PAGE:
SVMoA Virtual Lecture “Two Women of the Baroque Era” with Elaine French

Wed, Feb 24th, 6:00pm
Feb
24
Wed

6:00pm

2 weeks ago

Sun Valley Museum of Art

191 5th St E, Ketchum, ID 83340, USA

Sun Valley Museum of Art
(208) 726-9491

 

Ketchum, ID — Feb. 4, 2021 — As part of the BIG IDEA project Deeds Not Words: Women Working for Change, Sun Valley Museum of Art (SVMoA) will host an art history lecture, “Two Women Artists of the Baroque Era,” with Elaine French. The lecture will be held Wednesday, Feb. 24, from 6 to 7 p.m. and will be livestreamed online via Crowdcast.

Artemisia Gentileschi, Self Portrait as Saint Catherine of Alexandria, 1615-17, Oil on Canvas, Collection of National Gallery, London

Join Elaine French in looking at two women painters with notable accomplishments. Judith Leyster (1609-60) and Artemisia Gentileschi (1593-1653) emerged in the 17th century in Europe. Leyster was part of the Dutch Golden Age of painting, dominated notably by Rembrandt (1606-69), Frans Hals (1582-1666) and Johannes Vermeer (1632-75). Gentileschi represents the Italian Baroque era, whose most important painters were Caravaggio (1571-1610) and Annibale Carracci (1560-1609).

Not surprisingly, both women’s work and artistic reputations were affected by aspects of their personal experiences. Although Leyster was highly regarded during her lifetime, her name faded into obscurity as her paintings were attributed either to her husband or to Frans Hals until late in the 19th century.  Gentileschi’s stature suffered a different fate. Like Leyster, she was well regarded and traveled widely on commission during her lifetime, but her work was overlooked in subsequent centuries. Even when she was rediscovered in the early 20th century, her accomplishments were overshadowed by the story of her rape by one of her colleagues.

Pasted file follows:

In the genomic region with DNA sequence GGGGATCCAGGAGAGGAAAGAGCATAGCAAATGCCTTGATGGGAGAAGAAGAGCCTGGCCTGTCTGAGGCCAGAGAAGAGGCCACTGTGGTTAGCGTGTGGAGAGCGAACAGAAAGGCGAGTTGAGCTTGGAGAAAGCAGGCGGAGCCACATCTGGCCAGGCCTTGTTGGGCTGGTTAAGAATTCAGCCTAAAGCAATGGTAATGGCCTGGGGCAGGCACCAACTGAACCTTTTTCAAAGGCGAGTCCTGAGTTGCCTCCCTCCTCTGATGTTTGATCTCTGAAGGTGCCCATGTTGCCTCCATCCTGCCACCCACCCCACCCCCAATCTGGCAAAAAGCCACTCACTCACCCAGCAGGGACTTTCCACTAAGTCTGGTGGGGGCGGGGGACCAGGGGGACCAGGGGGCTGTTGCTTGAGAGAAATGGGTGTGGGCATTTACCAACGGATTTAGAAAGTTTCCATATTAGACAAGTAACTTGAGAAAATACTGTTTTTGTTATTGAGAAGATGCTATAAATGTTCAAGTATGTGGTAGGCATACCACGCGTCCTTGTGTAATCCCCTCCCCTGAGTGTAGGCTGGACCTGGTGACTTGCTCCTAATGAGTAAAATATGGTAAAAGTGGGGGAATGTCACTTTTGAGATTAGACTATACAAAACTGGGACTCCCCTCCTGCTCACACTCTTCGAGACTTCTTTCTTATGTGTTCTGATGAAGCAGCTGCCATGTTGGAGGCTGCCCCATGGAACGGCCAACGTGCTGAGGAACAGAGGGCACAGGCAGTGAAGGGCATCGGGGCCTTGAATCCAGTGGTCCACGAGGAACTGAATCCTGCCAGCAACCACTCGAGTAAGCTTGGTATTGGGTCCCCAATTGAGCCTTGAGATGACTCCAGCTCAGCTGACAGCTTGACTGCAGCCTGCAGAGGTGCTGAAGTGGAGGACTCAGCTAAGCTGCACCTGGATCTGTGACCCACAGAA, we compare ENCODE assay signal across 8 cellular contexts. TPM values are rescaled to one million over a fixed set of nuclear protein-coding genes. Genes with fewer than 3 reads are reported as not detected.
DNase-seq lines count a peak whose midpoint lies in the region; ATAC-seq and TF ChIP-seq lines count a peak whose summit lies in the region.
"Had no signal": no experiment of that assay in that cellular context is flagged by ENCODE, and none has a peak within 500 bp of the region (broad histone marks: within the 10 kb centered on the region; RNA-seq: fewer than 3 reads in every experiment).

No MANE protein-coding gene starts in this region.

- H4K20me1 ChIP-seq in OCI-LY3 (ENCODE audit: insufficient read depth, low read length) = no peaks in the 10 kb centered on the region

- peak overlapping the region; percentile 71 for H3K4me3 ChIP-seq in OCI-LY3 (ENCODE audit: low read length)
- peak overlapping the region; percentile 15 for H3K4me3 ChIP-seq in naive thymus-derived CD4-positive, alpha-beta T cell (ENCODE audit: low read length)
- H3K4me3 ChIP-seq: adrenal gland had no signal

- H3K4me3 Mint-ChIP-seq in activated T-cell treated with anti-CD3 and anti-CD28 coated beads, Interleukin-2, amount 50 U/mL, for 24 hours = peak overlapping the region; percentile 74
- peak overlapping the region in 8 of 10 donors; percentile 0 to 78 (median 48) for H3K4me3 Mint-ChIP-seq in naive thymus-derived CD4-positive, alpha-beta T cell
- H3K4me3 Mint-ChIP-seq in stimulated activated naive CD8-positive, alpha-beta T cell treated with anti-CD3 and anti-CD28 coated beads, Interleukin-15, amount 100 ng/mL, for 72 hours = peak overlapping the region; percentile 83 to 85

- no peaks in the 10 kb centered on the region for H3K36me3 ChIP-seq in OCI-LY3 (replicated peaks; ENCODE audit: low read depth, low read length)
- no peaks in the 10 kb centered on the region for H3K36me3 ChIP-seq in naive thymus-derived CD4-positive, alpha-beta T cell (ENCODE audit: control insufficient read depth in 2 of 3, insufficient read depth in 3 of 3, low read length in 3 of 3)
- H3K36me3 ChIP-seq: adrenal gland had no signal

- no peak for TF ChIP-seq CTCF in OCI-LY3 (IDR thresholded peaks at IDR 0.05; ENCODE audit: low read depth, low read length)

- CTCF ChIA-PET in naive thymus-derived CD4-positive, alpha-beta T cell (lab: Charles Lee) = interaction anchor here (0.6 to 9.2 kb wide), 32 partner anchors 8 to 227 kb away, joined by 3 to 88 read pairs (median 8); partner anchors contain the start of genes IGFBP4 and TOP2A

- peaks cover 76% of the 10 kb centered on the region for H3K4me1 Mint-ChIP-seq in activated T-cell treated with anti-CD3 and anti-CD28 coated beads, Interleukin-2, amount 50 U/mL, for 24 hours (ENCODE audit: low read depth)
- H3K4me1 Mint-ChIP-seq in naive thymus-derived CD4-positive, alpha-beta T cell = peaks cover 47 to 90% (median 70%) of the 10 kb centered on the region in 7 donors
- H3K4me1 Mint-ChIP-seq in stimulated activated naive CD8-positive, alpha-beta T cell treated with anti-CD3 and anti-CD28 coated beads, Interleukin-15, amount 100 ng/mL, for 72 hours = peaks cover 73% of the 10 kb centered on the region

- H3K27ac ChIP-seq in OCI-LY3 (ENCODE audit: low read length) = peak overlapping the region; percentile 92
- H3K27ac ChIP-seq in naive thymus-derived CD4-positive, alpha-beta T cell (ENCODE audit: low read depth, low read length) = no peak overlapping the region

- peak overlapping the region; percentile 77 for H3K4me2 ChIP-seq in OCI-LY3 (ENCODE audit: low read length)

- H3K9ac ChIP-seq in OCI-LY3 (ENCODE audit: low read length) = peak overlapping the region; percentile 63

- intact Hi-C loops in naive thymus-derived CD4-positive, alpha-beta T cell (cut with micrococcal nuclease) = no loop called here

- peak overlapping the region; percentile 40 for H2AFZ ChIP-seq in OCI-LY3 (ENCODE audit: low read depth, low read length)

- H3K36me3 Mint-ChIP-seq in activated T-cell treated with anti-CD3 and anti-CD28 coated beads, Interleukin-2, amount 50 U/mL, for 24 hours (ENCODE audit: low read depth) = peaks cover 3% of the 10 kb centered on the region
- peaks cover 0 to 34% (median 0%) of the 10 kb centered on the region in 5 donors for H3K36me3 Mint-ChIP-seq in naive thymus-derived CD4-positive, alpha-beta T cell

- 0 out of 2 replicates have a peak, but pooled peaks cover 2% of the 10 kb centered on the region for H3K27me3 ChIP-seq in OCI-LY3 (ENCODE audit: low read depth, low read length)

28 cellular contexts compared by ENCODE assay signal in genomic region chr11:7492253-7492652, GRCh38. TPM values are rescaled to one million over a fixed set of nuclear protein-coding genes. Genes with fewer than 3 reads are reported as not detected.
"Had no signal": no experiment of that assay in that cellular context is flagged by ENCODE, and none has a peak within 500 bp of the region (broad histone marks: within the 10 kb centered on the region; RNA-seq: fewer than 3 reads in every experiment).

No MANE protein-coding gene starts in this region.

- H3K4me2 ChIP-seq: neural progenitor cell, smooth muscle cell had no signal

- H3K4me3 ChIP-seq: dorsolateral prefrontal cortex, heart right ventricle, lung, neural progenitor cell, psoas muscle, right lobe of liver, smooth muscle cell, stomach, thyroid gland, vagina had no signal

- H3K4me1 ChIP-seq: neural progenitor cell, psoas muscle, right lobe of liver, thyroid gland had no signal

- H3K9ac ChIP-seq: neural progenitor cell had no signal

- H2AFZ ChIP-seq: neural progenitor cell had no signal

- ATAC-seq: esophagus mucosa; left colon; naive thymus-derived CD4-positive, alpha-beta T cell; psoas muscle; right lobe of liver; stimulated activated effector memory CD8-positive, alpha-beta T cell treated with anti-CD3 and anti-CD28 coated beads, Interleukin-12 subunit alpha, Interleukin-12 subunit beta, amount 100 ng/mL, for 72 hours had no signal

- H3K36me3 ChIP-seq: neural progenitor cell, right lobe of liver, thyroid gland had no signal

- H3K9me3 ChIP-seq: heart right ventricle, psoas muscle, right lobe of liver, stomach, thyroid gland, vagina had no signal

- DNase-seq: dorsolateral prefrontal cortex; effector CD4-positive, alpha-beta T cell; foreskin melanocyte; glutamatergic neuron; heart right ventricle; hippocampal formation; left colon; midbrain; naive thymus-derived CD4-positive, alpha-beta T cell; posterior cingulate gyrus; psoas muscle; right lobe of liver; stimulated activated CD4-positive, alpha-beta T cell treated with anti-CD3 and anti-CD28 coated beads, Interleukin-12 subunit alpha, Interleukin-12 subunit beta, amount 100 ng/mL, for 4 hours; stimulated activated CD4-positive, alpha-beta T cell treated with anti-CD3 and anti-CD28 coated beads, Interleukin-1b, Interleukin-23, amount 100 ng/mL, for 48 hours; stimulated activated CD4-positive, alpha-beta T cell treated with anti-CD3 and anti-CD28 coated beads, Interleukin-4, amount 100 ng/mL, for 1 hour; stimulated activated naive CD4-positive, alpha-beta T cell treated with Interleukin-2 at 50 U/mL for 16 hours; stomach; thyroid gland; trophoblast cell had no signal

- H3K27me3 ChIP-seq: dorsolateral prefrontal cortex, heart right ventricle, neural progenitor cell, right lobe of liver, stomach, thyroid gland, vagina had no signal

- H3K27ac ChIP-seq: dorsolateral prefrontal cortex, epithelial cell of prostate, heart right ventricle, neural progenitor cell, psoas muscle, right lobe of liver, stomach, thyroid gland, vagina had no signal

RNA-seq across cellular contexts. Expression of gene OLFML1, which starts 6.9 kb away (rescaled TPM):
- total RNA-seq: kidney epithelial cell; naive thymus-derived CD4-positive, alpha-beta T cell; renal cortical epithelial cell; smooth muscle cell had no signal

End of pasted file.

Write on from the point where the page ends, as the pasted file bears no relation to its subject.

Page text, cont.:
These important women artists have recently begun receiving the art historical attention they deserve. Elaine French’s lecture will examine the similarities and differences in Leyster and Gentileschi’s  paintings. What are the shared Baroque elements in both? How did Caravaggio’s enormous impact show up in both women’s work? What aspects of their paintings are attributable to their shared gender? And how did their gender impact their career paths?

Elaine French holds a master’s degree in art history from San Jose State University, with a thesis that deals with an early Italian Renaissance manuscript illumination. She has taught art history at San Jose State as well as at the College of Southern Idaho and has lectured at Sun Valley Museum of Art and at the Community Library in Ketchum.

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